Seven Ways to Help Children Who Are Grieving

“Why did GiGi have to die?” “I really miss my daddy!” “Why did my mommy have to go to live in heaven? I need her here with me!” “My brother was the best brother ever.” All of these are real statements I have heard from preschoolers and young children in my church over the past 2 years. Grandparents, mothers, fathers, siblings. Our preschoolers and young children have experienced significant losses. And, we have struggled to help them through their grief.

I pray that the following suggestions will be helpful when you are called on to minister to preschoolers who are dealing with death:

  • Use correct terminology. Symbolic language is confusing and frightening to preschoolers. These preschoolers’ loved ones are not lost; your preschooler cannot find them. They did not go to sleep; your preschooler cannot wake them up. They did not pass away; your preschooler cannot bring them back. Speaking the words died and death give your preschooler concrete words for what has happened.
  • Create a safe environment for preschoolers to talk. Don’t judge their words. They will say things that are not “theologically correct.” This is not a time to lecture. It is a time to listen. Theological correctness can come later. Right now, your preschooler needs to be heard.
  • Give grieving preschoolers time to be sad. Don’t try to cheer them up. Let him cry. Let her be silent. Well-meaning sentences like “You’ll get over this in time,” or “Don’t cry, it will get better soon,” minimize their feelings. In the present moment, their grief is physically and emotionally painful.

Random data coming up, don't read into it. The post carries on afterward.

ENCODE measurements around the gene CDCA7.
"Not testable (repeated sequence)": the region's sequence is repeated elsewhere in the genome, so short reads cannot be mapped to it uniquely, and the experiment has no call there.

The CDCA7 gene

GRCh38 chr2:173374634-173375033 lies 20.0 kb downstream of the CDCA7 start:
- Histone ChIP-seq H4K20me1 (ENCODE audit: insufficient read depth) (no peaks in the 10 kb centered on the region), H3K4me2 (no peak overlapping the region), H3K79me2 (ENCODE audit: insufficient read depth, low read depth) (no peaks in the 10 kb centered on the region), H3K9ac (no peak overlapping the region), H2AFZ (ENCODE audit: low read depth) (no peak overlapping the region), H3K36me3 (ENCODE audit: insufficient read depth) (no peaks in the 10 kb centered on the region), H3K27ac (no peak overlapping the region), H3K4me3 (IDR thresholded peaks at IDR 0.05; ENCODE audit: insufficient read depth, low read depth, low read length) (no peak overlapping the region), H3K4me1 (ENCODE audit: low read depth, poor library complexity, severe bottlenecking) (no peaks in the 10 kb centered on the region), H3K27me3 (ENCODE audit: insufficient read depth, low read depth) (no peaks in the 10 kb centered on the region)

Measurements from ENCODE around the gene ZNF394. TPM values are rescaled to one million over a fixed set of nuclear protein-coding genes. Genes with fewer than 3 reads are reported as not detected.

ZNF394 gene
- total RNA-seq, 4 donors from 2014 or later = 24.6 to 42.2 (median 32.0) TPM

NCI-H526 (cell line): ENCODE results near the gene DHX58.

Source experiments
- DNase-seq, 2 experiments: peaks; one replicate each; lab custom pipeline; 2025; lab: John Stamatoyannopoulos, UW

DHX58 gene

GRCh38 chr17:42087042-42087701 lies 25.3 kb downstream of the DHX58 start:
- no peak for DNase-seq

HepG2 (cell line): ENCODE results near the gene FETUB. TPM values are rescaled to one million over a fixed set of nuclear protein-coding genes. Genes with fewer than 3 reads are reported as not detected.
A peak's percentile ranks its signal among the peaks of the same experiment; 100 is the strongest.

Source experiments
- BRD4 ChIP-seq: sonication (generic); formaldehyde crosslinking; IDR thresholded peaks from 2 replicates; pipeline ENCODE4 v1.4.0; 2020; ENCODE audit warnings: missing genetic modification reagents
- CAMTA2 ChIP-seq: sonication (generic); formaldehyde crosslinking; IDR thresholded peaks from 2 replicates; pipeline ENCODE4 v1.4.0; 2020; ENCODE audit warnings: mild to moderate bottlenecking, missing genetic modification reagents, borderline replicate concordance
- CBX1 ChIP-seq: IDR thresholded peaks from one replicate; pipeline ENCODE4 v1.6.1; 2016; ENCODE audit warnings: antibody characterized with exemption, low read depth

• Plan for changes in behavior. Anger may prompt them to be unkind or short-tempered. They may regress in developmental milestones like toilet-training or speech patterns. They may show jealousy toward other children. When these behaviors occur, exhibit grace and love. In my experience, demonstrations of love quickly defuse the anger.
  • Allow them to ask questions. And, don’t try to give them all the answers. Help them answer their own questions, by asking open-ended questions: “How do you feel about that?” “What does that make you think?” “What is it like when . . . ?”
  • Acknowledge their fears. Some common fears are: “Who will take care of me now?” “If I get sick, will I die?” “Did I pray the wrong way?” “If I had been better/nicer/kinder, my mommy might not have died.” Reassure them that God has placed adults in their lives who care for them.
  • Provide tangible ways for expressing their grief. We have given our children memory boxes with art supplies. They fill the boxes with items that help them remember their loved one and create art to show what they are feeling. Some families create journals together. Preschoolers can draw pictures and dictate their words to an adult scribe.

Whether a death is due to a terminal illness, natural causes, an accident, or is self-inflicted, grief is intensely painful. Young children haven’t developed coping mechanisms for working through it. Many studies tell us that a child’s ability to navigate grief successfully is dependent on having adults who support and encourage them. Never feel inadequate to the task. As you pray for and with these children, find your own encouragement in the knowledge that God’s grace is sufficient for us and that His power is perfected in our weakness (see 2 Cor. 12:9).

Age Level: 
Back to Top